As the brand’s first production model, the roadster is a uniquely important piece of modern history that will likely be recognized as an important turning point for the automotive market in a few decades. At the moment, however, it has mostly receded into the background to Tesla’s newer products, such as the Model 3 and the endlessly hyped Cybertruck.
VW Corrado VR6
The Corrado name is made in the VW history books today, but in the 1990s the VR6 was the fastest Volkswagen on the market. It was designed as a replacement for the Scirocco Coupé, which was itself a replacement for the legendary Karmann Ghia.
As the name suggests, the VR6 had a 2.9 liter V6 engine and a chassis that was specially developed for optimal handling. Used VR6s are cheap to buy and cost little to run. It doesn’t have the same cult status as an old Golf GTI or a Beetle, but the VR6 is arguably one of the best bargain sports cars around.
Alfa Romeo Giulia GTAm
In a world where most major automakers are focused on developing electric SUVs and crossover hybrids, the Alfa Romeo Giulia GTAm is a refreshing old school muscle sedan. Driven by a 2.9-liter V6 biturbo, which was developed in collaboration with Ferrari, the GTAm develops 533 hp and takes just 3.6 seconds to accelerate from 0 to 100 km / h.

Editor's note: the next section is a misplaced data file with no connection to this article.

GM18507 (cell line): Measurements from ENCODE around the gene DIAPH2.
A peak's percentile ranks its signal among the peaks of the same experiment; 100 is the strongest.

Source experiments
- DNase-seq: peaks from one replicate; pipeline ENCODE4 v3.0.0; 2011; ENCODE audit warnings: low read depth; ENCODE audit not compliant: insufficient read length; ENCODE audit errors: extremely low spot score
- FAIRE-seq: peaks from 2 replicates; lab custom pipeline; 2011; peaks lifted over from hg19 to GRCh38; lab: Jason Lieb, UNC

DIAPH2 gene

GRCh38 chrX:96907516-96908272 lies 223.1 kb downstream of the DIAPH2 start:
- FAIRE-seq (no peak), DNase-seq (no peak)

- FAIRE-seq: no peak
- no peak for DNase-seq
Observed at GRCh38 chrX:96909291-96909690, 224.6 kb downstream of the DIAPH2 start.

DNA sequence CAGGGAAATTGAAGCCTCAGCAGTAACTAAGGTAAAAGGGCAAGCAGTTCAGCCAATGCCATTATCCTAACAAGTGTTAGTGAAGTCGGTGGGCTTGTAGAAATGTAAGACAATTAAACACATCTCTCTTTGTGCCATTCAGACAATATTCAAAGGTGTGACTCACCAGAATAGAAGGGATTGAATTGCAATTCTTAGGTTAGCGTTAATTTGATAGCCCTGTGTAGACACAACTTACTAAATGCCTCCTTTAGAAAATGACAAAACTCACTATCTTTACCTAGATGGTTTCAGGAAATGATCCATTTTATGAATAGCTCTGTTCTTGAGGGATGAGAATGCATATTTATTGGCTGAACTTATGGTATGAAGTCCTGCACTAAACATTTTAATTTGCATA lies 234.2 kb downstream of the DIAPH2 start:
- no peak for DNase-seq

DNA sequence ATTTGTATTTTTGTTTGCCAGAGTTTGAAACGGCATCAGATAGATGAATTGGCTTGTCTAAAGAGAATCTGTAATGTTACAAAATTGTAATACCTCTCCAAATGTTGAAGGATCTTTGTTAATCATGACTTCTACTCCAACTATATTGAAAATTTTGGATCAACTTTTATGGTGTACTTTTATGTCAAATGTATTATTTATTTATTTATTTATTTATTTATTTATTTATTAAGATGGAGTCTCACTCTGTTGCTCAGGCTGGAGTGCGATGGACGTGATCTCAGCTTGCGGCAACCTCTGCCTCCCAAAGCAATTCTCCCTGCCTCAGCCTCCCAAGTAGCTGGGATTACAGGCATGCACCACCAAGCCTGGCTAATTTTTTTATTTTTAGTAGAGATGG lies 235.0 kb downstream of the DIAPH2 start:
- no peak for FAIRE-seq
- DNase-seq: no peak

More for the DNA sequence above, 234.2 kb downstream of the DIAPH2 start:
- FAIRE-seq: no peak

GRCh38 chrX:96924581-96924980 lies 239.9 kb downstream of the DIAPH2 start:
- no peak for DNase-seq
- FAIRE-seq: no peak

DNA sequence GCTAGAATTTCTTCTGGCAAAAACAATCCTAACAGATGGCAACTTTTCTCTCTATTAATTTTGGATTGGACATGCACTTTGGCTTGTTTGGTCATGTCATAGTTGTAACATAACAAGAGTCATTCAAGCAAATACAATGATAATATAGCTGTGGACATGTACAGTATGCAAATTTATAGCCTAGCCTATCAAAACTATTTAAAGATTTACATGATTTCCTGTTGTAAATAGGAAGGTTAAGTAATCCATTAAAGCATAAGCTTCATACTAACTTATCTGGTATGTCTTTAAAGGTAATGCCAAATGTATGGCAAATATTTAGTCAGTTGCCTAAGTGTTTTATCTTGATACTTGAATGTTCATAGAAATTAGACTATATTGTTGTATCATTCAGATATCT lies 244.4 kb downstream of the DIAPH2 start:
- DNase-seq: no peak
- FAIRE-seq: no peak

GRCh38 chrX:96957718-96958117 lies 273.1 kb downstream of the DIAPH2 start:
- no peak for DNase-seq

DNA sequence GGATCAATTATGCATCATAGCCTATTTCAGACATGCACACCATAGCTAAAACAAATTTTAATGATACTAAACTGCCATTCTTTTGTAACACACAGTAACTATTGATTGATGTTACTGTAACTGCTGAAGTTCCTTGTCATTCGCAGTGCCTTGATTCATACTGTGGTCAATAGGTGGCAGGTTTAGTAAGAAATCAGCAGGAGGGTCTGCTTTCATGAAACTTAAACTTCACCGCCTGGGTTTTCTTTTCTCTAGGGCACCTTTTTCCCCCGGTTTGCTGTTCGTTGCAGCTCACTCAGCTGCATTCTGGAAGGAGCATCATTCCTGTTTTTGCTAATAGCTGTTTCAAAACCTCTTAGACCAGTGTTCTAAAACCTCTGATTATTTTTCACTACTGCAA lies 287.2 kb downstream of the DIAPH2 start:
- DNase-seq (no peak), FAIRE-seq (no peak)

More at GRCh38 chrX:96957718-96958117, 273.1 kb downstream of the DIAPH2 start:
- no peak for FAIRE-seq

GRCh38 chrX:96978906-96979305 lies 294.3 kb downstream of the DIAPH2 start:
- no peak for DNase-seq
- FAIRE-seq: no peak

It is supposedly a hoot to drive and it looks every bit as crazy as its $ 210,000 price tag suggests. Production is limited to 500 units and Alfa is currently taking orders. So if you want to have what is possibly the most exciting sports sedan in recent years, you should be quick and reserve one.
A little Italian sports coupe with an engine from the greatest rally car of all time should be a recipe for an iconic car, right? Well, the Fiat Coupe is all of those things, but few people recognize it as such. The coupe was designed by the influential Chris Bangle and assembled at the Pininfarina factory in Turin, Italy.
The 2.0-liter four-cylinder engine that launched the car was inherited from the Lancia Delta Integrale, which had won a record-breaking sixth World Rally Championship just a few years earlier. The car sold well when it was launched, but its popularity quickly waned, and today used examples can be picked up for as little as a few thousand dollars.
Another car that theoretically had the right ingredients was the Porsche 928. It was designed to be the best of both worlds, with the luxury and technology of a grand tourer but the handling and performance of a traditional sports car. It became Porsche’s flagship from 1977 to 1995, although only 61,000 units were sold during that time.